New exhibition open at National Waterways Museum, Ellesmere Port

Morna belonged to the ‘Water Miss’ class of leisure cruiser built for British Waterways in 1961 to meet the new demand for boating holidays on the waterways. The sales brochure boasted that the experience of hiring her would be ‘Healthily active, mildly adventurous and abounding in interest!’ She was first displayed at the London Boat Show in 1962 and proved to be very popular. Despite being only 24 ft long, she was very well designed and surprisingly spacious; although the 1960’s idea of luxury is slightly different to today. The Water Miss had no hot water, no electricity and a toilet that discharged straight out into the canal! PHOTOS SUPPLIED

A NEW permanent exhibition has opened at the National Waterways Museum, Ellesmere Port, exploring life on the waterways through the stories of six very different boats.

The Canal & River Trust has used new technology to bring the boats to life, and visitors will discover the fascinating significance of each one – during hard times and holidays.

These boats include: a custom-made ice boat, Marbury, built in 1900 to keep the canals clear through freezing winter weather; cargo vessels Ferret and Oak who each began life as working boats but followed second careers as leisure cruisers in the 1960s and 70s; narrow boat Merak and her motorboat Merope built to work together but separated for 50 years and Morna one of the first Water Miss leisure boats designed to meet a new demand for holidays on the waterways.

Museum visitors will be able to break through iced-up canals by rocking Marbury, hear Bob Doyle talk about his 1963 holiday on a Water Miss cruiser (described at the time as offering a holiday experience that is ‘healthily active, mildly adventurous and abounding in interest!’) and trace the history of Merope and Merak through their decades apart.

There is also a chance for visitors to test their skill at loading narrow boat Oak. This ‘Tow Rag’ of the River Severn regularly carried chocolate crumb, milk, sugar and coal to the Cadbury’s factory. And a Virtual Boat Explorer gives a 360 view around Ferret transformed from working boat to 1960s holiday home.

Canal companies used icebreakers to clear a channel through frozen waters. Marbury was one of these, built for the Shropshire Union Railway & Canal Company in 1900. She was worked by up to ten men, five on each side of the central bar. To preserve their timber hulls and keep them watertight, during the summer months they were sunk, then pumped out and re-floated in the autumn, ready for a big chill. At 41 ft long, with a flat platform and a bar fixed along her centre she was worked by up to 10 men, five on each side They would rock her from side to side as she was drawn forward by a team of horses with the iron plates on her hull breaking up the ice. Usually the rockers were company men, but sometimes boatmen were recruited and paid 10 shillings a day. They would rock the boat so vigorously that their jacket tails would dip in the water either side and icy water would wash over the top of the boat, soaking the men and the poor person tasked with steering as it rocked – a difficult and bitterly cold job!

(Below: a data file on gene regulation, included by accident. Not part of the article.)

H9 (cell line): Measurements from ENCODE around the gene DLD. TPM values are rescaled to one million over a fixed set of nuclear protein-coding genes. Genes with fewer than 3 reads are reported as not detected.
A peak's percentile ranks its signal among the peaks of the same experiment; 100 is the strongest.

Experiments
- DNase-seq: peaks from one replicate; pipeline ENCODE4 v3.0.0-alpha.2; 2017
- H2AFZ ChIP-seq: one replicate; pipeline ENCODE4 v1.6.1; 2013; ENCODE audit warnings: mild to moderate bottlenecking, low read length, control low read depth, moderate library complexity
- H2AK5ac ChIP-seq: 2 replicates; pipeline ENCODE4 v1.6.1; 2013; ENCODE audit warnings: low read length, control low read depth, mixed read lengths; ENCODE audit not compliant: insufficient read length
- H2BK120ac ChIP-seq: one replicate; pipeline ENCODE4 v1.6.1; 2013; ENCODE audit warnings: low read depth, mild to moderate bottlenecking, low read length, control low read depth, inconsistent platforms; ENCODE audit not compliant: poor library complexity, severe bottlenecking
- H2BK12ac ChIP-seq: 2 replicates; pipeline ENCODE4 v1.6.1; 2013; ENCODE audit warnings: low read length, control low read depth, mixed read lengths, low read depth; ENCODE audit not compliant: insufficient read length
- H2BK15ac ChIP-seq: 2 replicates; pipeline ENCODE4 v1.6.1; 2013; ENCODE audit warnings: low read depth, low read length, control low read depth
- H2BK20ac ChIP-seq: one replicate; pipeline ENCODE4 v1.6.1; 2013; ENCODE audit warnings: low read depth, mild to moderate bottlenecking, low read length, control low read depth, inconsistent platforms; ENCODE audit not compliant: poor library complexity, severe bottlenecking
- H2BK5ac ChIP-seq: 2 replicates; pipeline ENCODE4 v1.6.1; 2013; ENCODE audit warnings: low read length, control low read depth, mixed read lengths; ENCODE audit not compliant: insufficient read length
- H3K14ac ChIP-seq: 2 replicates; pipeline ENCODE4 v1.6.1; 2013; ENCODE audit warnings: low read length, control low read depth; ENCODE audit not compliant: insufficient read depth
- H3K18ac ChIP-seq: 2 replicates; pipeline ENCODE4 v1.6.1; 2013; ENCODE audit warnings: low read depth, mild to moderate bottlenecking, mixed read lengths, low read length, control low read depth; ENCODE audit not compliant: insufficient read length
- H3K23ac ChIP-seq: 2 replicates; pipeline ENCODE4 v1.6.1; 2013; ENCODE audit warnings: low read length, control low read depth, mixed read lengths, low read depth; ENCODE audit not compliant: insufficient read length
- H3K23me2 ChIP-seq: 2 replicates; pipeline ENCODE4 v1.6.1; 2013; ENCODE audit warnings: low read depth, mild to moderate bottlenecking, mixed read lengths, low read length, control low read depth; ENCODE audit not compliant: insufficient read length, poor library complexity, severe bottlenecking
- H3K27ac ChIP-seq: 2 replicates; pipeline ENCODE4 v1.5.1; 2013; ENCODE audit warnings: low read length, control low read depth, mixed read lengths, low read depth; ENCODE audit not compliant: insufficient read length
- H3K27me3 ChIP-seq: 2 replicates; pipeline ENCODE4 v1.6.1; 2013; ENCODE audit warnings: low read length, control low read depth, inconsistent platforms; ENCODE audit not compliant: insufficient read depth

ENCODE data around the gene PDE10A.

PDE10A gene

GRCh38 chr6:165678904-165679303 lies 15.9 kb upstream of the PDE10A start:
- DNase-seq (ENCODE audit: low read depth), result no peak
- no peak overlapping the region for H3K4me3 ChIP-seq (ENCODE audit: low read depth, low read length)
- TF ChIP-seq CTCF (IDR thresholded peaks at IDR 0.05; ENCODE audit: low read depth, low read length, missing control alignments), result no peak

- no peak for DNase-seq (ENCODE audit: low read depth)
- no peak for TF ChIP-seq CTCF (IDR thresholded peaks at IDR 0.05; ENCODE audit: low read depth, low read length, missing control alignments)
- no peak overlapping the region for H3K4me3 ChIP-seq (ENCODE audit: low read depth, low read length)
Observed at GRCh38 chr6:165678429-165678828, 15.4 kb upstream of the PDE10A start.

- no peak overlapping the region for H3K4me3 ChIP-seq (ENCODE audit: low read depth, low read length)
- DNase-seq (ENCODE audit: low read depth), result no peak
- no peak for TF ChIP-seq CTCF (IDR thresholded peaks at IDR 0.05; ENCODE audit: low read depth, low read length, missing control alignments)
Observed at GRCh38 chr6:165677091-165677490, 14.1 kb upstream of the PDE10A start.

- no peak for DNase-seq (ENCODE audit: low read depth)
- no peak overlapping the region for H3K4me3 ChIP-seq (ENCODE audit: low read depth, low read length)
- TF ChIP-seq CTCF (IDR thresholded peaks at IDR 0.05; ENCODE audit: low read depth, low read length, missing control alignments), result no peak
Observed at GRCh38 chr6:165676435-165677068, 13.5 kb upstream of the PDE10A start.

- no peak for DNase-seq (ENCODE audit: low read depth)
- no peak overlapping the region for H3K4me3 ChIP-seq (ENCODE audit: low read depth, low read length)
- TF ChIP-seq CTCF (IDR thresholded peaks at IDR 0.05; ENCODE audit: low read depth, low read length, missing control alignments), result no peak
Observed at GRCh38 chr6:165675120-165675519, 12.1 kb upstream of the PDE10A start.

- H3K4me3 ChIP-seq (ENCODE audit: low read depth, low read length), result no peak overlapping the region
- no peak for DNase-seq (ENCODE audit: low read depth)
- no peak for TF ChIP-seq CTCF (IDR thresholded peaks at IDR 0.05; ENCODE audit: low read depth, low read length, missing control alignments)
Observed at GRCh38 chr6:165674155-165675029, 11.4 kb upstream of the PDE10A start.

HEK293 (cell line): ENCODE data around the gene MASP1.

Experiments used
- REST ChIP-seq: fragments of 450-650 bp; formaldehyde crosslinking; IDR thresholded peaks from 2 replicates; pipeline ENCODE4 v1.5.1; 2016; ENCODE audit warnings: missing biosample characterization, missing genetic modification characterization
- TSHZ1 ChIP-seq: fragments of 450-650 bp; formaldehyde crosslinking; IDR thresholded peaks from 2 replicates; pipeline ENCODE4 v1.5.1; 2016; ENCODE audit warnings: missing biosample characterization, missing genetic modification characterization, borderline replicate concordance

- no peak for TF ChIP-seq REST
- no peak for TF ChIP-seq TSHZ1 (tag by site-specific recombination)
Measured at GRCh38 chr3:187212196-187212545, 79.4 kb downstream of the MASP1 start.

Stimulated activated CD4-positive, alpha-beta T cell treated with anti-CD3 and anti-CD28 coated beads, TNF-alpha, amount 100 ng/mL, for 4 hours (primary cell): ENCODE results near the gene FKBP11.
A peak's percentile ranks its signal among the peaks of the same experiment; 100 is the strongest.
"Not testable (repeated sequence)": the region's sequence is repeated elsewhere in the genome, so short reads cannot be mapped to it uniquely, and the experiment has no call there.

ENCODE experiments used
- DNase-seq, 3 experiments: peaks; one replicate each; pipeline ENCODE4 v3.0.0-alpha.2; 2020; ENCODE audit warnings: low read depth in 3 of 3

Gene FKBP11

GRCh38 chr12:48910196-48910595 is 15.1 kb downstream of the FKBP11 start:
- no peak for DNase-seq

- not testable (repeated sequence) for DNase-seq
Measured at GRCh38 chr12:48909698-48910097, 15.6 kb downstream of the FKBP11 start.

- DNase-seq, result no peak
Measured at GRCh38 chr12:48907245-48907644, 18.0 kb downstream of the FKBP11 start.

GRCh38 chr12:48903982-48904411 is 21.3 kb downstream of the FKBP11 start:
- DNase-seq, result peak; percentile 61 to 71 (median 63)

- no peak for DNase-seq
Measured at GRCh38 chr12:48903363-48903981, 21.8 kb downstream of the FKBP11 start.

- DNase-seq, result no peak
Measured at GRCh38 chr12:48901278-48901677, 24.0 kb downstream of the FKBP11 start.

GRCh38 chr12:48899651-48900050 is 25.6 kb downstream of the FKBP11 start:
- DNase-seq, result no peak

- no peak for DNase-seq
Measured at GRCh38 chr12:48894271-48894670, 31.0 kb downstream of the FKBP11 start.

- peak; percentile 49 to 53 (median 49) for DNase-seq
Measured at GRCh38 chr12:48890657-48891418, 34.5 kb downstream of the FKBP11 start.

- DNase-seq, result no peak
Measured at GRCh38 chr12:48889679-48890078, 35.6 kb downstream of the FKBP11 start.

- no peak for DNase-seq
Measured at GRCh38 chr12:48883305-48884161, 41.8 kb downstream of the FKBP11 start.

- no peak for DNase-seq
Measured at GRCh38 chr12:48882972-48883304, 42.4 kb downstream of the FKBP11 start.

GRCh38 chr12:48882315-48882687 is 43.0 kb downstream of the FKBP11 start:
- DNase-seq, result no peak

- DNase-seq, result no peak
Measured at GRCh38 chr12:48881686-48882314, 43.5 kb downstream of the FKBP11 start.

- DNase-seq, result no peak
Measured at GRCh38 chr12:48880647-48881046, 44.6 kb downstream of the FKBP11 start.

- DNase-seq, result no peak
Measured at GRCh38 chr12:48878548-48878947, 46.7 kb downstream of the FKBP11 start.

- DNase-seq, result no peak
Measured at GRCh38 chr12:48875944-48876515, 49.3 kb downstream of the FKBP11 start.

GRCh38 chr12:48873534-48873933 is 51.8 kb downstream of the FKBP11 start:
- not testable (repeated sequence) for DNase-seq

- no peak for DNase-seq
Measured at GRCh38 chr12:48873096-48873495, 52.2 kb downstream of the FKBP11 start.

Graham Boxer, head of museums for the Canal & River Trust, gives the background for the exhibition: “These boats are currently in the museum’s national collection. The funding from the Esmee Fairbairn Collections Fund has helped us plan the conservation and display programme for them, so that we can make them relevant to present and future generations.

“This exhibition brings them back to life, showing the central role these boats and the waterways play in our lives – both at work and play.  They give a unique glimpse into our past, reminding us how we’ve used waterways to help us work, rest and play through the decades.”

The museum is open daily from 10am-5pm

Admission (includes unlimited return visits for 12 months):


Adults                          £9.75

Children (6-15)            £6.00

Under fives                  free

Other ticket options are available